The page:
The Bryan Colangelo regime in Toronto began with great promise. After his hiring in February of 2006, he was quick to assert his plan of changing the team’s approach to the game from top to bottom.
Considering he was taking over a Raptors franchise coming off of a 27-55 season, placing them second-last in a division where all but one team had losing records, you couldn’t really blame him, either.
He traded rookie of the year candidate Charlie Villanueva for TJ Ford, adding explosiveness to the PG position. He shipped out draft disaster Rafael Aroujo and fan favorite Matt Bonner for positional depth. He brought in the best European talent that Maurizio Gherardini and his scouting staff could find in number one overall pick Andrea Bargnani along with imports Anthony Parker and Jorge Garbajosa.
The maneuvers paid off with a 20-win improvement, a division title, and an executive of the year award to boot.
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Twelve months in, Bryan Colangelo could do no wrong. He was an active GM, and a likeable one. He had plenty of reason to smile as he watched on from the ACC corner entrances, boasting a grin that almost took the attention away from his tie-less collared shirts.
But that was as bright as the BC spotlight has ever shone in Toronto. Since their playoff loss to the Nets in 2007, the rest of his tenure can be best described in four words: Great moves, worse results.
BC added Jason Kapono & Carlos Delfino, additional positional depth to surround a ‘franchise player’ in Chris Bosh who never had the will or the way to lead a team to a championship as the focal point of an offence. They regressed into a .500 team and were utterly dominated in the post by the Dwight Howard-led Magic in what made for another quick playoff exit.
The Raps needed toughness at the center position, so BC went out and got it in former all-star Jermaine O’Neal. The move created renewed excitement in the fan base, with comparisons of the Duncan/Robinson era coming left and right (including from O’Neal). On paper, Colangelo had molded the Raptors into a contender.
To much disappointment, JO was a shadow of his former self. He failed to live up to expectations or develop any chemistry alongside Bosh in what should/could have been the most dominant 4-5 combo in the conference. What initially looked like a steal by Colangelo turned into anything but. To put wind in the team’s sails, head coach Sam Mitchell was fired and replaced by Jay Triano.
The new glaring need became a scoring swingman, who BC once again swiftly acquired in SF Shawn Marion in exchange for O’Neal, essentially killing two birds with one stone. While Marion’s arrival initially excited fans, he never gelled in Triano’s system as the Raps fell to the Eastern Conference basement once again.
Colangelo, as dumbfounded by these developments as the fans, needed to respond. In typical BC form, he changed the team top to bottom, with all but five players shipped out of town.
Hedo Turkoglu, fresh off of leading the Magic to the NBA finals, signed with the Raps in what was immediately labeled as the biggest free agent signing in franchise history. His playmaking ability at the SF position was going to blend in perfectly between Jose Calderon’s efficiency and Chris Bosh’s finesse.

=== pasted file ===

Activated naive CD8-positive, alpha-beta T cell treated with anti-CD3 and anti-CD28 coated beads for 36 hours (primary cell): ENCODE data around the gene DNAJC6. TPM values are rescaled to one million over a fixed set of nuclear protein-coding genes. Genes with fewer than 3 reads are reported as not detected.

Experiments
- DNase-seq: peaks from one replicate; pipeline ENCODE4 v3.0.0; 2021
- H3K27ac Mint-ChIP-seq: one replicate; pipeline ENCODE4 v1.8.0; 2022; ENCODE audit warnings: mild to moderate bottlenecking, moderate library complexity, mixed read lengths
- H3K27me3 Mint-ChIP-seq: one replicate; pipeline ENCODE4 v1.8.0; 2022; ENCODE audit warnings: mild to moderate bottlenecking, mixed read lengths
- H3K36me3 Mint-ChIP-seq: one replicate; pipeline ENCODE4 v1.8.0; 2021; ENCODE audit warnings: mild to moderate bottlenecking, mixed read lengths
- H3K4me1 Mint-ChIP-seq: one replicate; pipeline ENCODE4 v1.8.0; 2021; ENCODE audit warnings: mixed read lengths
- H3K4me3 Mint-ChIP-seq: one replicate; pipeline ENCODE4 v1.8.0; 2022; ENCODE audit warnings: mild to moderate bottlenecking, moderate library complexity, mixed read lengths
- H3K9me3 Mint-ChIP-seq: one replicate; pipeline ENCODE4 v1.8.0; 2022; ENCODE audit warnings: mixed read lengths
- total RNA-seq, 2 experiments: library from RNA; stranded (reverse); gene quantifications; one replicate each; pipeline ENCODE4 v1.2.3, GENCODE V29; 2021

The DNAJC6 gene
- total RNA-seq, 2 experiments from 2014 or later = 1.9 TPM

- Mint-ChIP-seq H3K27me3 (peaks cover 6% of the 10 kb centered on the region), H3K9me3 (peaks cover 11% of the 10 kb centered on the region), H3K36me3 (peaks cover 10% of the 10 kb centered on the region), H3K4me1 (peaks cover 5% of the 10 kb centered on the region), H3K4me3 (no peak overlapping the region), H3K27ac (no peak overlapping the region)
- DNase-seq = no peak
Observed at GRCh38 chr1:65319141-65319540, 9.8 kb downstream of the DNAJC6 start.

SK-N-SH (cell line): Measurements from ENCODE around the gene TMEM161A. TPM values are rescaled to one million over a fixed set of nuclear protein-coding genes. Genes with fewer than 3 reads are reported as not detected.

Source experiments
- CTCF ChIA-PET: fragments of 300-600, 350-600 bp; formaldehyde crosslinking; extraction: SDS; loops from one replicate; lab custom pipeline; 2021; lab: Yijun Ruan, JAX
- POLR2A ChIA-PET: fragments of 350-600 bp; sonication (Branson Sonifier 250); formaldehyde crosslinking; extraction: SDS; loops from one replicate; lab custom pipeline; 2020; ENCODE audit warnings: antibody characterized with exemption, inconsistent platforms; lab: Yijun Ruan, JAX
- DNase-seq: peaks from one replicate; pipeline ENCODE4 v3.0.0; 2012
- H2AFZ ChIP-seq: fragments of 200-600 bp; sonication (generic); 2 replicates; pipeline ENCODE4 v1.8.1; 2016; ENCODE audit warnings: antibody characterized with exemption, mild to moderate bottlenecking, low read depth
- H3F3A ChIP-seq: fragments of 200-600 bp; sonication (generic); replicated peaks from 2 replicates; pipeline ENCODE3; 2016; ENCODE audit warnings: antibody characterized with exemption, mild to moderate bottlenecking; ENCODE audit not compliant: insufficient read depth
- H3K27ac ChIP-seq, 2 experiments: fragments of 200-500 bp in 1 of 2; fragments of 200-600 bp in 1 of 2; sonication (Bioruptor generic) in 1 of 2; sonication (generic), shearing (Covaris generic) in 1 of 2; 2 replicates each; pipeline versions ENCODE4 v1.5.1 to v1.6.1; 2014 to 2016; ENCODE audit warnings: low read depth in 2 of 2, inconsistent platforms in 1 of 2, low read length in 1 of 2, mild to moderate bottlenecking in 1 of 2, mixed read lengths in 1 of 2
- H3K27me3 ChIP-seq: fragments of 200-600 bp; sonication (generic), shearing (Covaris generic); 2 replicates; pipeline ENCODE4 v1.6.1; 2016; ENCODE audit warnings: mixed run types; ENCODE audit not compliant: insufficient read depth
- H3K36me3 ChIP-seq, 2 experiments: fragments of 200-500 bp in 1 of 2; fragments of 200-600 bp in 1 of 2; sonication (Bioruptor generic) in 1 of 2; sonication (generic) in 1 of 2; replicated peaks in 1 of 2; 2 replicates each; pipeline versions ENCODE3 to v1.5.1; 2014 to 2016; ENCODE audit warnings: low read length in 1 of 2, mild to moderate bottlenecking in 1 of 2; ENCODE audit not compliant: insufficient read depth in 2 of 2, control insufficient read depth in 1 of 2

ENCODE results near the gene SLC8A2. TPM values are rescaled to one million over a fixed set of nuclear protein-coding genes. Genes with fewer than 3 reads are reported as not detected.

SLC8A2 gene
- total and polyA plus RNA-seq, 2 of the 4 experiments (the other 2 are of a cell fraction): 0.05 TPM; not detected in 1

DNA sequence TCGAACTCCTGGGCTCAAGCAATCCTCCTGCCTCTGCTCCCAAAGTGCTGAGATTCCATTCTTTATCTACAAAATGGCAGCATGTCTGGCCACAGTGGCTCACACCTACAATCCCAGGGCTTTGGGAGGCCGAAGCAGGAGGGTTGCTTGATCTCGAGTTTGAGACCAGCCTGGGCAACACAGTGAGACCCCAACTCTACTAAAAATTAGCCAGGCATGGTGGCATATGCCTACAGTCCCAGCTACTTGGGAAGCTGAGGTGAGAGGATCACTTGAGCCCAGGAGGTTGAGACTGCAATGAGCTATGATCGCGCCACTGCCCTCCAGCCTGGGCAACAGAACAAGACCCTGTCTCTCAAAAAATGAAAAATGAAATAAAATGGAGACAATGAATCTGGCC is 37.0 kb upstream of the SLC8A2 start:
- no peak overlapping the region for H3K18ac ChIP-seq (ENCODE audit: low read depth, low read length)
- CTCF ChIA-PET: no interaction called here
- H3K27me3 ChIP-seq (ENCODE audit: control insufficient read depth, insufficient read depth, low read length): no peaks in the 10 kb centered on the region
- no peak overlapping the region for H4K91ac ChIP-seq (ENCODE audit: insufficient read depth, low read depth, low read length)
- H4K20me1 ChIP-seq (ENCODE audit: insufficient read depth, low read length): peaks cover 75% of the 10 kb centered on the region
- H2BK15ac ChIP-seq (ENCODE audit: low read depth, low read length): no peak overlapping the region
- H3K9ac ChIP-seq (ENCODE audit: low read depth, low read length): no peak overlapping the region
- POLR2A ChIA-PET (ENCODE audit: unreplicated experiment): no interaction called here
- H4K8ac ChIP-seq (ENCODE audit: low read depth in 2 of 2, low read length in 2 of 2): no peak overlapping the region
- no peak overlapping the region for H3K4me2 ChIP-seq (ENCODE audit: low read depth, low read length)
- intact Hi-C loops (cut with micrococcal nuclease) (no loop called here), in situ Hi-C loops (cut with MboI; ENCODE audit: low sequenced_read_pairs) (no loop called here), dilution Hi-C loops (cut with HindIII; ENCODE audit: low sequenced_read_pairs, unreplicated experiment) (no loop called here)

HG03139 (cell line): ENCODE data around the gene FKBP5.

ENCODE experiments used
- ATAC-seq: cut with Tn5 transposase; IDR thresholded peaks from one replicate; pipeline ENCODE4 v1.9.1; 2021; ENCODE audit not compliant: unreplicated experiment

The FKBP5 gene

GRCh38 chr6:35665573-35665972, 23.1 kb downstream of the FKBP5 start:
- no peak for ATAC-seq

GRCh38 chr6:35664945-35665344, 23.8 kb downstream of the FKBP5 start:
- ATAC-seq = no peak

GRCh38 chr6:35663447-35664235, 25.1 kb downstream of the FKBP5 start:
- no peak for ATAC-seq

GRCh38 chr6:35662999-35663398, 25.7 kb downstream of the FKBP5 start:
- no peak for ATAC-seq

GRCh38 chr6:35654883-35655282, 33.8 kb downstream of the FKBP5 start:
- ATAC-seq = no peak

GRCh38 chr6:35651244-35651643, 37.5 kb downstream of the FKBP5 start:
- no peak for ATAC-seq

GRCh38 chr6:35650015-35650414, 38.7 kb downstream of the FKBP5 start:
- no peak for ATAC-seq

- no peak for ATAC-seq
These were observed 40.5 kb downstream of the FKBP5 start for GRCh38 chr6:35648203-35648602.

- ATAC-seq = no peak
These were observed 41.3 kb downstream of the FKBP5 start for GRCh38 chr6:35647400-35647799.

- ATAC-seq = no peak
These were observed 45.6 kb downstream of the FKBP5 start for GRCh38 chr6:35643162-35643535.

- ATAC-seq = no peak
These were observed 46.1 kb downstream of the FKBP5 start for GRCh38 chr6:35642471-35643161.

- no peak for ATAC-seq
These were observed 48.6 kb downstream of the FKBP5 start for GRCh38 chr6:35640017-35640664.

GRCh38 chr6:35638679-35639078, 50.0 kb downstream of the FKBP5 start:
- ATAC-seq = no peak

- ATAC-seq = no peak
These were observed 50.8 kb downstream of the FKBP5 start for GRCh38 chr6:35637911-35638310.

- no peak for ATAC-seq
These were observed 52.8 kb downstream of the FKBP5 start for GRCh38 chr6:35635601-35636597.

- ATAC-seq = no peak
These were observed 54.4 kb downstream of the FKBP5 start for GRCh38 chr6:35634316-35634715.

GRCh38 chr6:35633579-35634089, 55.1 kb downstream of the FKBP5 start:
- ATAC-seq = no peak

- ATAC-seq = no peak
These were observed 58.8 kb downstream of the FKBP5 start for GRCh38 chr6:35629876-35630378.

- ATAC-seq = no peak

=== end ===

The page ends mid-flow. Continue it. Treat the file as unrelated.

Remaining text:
Instead he coasted through games on a nightly basis, refused to participate in a system he was not centered around and attended nightclubs on game days he missed due to ‘illness.’ Once again, an applauded Colangelo transaction inexplicably fell flat on its face.
So why has every major move in the BC era failed? O’Neal wasn’t supposed to become Hakeem Olajuwon 2.0, Marion wasn’t predicted to become as effectively relevant as Jamario Moon & Hedo Turkoglu certainly wasn’t thought to be capable of doing anything to warrant boos that rival that of Vince Carter.
One might blame coaching, though Triano’s takeover from Sam Mitchell proved that the more things change, the more they stay the same. Others point to leadership, or the lack thereof, that attributed to the lack of team chemistry during O’Neal’s/Marion’s tenures, or the childish behavior on the part of Turkoglu.
Has anyone ever considered that the city of Toronto, or more specifically Canada might be the problem? Bosh put it bluntly by labeling playing in Toronto as “different.” Does the non-American factor create a lack of motivation for American stars such as O’Neal and Marion who are used to playing in primetime broadcasts? Is there an underlying motive among NBA players that the Raptors are a franchise that despite numerical achievement, will never be taken seriously?
Regardless, it’s been four years since the ACC has seen a playoff game, and time is ticking on Colangelo’s once thought untouchable clock. Much like his MLSE coworker across the hall in Brian Burke, BC is finding out the hard way that sports fans are a ‘what have you done for me lately’ breed, and lately, it’s been a whole lot of mediocrity.
Ironically, BC has turned to a more patient approach in a time when Raptor fans have never been more restless. He drafted a project in Jonas Valanciunas over more immediately impactful prospects. He declined a trade for Andre Iguodala to protect the long-term interests of the franchise.
While he did attempt to sign Steve Nash and eventually brought in Kyle Lowry, BC has shown remarkable restraint in a time when short-term results have never seemed more vital.
Toronto sports fans haven’t had anything to cheer about in years. Despite his best efforts, unless there’s a postseason in the Raptors near future, Colangelo’s new long-term focus may include sacrificing his job for the betterment of the franchise.